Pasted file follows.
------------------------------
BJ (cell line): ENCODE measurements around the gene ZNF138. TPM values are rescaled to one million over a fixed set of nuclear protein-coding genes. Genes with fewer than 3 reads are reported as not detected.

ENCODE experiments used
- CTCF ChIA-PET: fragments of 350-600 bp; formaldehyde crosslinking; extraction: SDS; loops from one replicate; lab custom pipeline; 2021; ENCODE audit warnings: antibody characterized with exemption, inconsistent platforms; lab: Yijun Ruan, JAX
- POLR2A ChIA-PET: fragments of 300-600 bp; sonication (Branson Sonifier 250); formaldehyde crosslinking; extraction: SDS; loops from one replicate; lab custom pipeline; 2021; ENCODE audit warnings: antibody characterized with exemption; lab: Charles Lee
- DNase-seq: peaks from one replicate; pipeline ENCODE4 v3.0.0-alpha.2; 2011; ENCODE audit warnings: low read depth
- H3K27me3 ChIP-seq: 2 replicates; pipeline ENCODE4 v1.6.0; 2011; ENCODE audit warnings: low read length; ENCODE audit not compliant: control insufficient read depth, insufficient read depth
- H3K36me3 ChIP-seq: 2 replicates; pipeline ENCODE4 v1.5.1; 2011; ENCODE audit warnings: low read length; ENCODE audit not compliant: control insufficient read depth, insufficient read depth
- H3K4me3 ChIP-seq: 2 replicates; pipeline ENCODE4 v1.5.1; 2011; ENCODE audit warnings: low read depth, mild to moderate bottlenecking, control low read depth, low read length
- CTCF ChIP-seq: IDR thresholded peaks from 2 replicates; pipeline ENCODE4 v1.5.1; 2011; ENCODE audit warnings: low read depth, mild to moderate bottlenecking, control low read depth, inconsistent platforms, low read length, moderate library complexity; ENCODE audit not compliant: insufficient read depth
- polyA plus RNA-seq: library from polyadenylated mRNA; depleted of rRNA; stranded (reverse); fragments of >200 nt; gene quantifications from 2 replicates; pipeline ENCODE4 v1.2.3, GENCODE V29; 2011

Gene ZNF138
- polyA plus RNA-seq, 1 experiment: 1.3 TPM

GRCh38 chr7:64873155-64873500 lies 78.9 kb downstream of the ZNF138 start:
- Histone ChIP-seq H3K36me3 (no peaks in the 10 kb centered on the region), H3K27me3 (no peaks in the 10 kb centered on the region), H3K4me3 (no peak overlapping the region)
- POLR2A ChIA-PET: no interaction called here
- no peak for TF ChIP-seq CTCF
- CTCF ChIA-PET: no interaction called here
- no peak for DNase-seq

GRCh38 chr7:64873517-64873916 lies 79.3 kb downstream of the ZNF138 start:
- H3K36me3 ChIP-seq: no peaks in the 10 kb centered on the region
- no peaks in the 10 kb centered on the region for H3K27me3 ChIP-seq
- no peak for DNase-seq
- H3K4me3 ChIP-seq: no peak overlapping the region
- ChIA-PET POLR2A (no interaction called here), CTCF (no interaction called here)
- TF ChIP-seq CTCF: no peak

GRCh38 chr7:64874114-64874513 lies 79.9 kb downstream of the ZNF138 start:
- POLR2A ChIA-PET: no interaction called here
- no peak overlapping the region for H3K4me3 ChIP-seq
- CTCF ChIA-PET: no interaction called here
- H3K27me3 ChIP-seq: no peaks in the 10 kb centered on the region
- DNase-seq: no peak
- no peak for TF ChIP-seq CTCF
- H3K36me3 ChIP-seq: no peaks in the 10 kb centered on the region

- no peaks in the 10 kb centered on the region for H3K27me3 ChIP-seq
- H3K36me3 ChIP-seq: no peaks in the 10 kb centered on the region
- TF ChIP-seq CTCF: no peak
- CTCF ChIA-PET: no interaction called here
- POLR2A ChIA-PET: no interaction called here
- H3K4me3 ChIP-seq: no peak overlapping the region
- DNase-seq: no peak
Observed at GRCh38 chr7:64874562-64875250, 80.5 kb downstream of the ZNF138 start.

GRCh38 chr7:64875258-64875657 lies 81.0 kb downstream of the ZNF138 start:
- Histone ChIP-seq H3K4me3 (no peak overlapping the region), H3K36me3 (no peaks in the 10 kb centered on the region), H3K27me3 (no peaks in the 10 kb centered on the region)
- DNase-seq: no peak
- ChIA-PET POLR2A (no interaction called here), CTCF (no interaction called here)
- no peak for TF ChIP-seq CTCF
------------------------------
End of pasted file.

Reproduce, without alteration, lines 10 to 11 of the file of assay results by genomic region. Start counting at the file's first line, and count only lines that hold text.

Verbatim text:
- polyA plus RNA-seq: library from polyadenylated mRNA; depleted of rRNA; stranded (reverse); fragments of >200 nt; gene quantifications from 2 replicates; pipeline ENCODE4 v1.2.3, GENCODE V29; 2011

Gene ZNF138